Following the UK's historic vote to leave the EU, numerous
questions have arisen, including whether the UK will really leave
the EU and whether Scotland and Northern Ireland (both of which
voted to remain in the EU) will have their own referendums to leave
the UK. At this early stage in the process, U.S. insurance
companies lack the information needed to make decisions. But they
have much to consider, including the following.
Domicile for European Business. Should
insurance companies immediately seek another EU country to domicile
their European business or take a wait-and-see approach? U.S.
companies that use London as their European base may find a move is
necessary to maintain unfettered access to the EU. As
English-speaking nations, Scotland and/or Northern Ireland may
become attractive options. Additionally, these two countries may
seek to enact tax and related legislation to entice companies from
London to their cities.
Solvency II. The Solvency II Directive
("Solvency II") codifies and harmonizes EU insurance
regulation and primarily concerns the amount of capital EU
insurance companies are required to hold to reduce the risk of
insolvency. Under Solvency II, the solvency regimes of countries
outside the EU are assessed to determine whether they are
"equivalent" to those of the EU. If the UK does leave the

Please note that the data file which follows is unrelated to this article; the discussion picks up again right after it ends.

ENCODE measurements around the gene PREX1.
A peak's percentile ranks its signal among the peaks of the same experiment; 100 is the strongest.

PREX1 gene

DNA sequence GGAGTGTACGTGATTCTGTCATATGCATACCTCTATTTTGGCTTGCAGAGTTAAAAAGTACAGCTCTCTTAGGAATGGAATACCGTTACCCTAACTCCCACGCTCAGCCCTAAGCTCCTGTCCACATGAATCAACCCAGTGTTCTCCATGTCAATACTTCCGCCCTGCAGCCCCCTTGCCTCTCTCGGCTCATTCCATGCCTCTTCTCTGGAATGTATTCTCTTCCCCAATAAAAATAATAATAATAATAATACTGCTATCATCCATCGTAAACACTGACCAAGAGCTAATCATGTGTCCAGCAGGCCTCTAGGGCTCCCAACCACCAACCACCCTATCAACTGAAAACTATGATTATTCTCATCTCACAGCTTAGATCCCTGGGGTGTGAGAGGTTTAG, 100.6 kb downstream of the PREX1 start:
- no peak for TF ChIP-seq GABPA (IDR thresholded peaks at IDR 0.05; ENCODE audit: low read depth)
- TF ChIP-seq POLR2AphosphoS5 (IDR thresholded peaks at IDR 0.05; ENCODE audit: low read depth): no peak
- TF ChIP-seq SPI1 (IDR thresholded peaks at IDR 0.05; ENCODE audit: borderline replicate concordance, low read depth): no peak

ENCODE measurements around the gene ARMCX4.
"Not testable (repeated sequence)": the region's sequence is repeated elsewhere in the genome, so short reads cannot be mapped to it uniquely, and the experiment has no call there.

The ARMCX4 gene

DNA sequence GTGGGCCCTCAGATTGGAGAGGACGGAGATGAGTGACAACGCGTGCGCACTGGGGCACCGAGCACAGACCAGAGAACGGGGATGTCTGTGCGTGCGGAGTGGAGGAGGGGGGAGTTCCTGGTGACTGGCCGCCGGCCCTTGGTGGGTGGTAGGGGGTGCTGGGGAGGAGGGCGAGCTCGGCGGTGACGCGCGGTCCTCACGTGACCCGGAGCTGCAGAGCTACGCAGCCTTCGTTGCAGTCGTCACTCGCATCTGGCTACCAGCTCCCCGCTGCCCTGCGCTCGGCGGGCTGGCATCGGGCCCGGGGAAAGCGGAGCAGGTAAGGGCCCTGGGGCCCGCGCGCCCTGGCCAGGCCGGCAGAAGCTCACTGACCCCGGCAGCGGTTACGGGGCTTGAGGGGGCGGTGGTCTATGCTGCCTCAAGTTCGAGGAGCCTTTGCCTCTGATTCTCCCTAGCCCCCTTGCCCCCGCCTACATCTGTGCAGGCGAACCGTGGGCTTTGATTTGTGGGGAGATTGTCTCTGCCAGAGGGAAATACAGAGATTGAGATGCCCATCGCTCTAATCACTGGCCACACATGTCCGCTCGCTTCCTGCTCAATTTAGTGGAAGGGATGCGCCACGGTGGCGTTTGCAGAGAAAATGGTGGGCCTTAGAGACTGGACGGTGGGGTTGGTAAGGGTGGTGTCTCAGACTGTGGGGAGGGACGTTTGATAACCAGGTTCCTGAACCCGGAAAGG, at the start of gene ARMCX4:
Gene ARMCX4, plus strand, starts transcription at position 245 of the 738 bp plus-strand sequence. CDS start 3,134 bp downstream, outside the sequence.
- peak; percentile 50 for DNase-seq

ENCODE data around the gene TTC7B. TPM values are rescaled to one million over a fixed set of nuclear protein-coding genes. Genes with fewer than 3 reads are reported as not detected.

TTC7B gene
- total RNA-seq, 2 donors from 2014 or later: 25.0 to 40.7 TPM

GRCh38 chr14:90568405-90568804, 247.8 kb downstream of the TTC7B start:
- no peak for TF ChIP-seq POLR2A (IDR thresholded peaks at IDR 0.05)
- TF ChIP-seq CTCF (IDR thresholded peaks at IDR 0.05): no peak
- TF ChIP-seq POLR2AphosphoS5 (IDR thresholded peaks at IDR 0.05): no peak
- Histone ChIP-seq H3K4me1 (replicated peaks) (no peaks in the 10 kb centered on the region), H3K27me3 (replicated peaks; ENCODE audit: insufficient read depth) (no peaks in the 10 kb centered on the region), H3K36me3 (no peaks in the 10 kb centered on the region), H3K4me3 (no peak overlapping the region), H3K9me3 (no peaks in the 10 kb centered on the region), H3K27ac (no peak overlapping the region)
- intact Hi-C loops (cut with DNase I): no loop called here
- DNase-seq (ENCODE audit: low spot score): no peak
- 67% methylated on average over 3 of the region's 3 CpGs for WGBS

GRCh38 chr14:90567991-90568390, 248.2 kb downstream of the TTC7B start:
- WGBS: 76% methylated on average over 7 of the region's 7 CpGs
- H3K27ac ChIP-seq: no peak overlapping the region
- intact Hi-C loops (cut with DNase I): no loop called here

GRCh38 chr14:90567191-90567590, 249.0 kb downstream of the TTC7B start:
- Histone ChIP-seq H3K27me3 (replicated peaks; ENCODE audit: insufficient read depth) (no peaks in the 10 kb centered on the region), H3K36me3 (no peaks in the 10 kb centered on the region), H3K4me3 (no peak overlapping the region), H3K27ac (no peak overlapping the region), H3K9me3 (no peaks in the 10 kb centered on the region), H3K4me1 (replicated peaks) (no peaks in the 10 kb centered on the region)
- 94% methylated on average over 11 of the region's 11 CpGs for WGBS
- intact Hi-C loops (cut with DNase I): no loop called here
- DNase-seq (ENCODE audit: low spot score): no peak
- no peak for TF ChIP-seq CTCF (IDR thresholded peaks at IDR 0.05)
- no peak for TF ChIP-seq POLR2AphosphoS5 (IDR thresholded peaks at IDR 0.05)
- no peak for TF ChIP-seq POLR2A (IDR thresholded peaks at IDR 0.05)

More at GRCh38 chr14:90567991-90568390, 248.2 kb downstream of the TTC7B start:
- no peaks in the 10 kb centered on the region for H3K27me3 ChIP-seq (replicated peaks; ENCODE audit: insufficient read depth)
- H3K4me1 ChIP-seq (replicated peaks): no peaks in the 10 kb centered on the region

EU, it would, absent a contrary agreement, no longer be an
equivalent country, putting it on similar footing with the United
States, which, likewise, is not equivalent.
Companies with UK parents. With the pound
losing strength, the financial stability of the entire entity could
be endangered. Enterprise risk management systems will need to be
examined and adjusted. These are just some considerations for
companies with UK parents.
Some Additional Considerations
Data privacy issues (e.g., which
standard will be followed the UK, the EU, both, or another
Will the UK—or
Ireland—remain on the National Association of Insurance
Commissioners' list qualified foreign jurisdictions?
Tax implications once the UK is no
longer part of the EU VAT system
Will the UK vary its anti-money
laundering directive and if so what will be the impact on entities
doing business in the UK?
The only certainty is that the relationship between the UK and
the EU will change at some point in various ways. For now, the best
strategy is to allow the politicians and government entities to
adjust and determine their strategies. This can really only occur
once the UK elects a new prime minister.
The content of this article is intended to provide a general
guide to the subject matter. Specialist advice should be sought
about your specific circumstances.
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In the United Kingdom, when victims of life-changing personal injuries accept lump sum compensation payments, the actual amount they are awarded by English Courts is adjusted according to the interest that they can expect to earn by investing the award.
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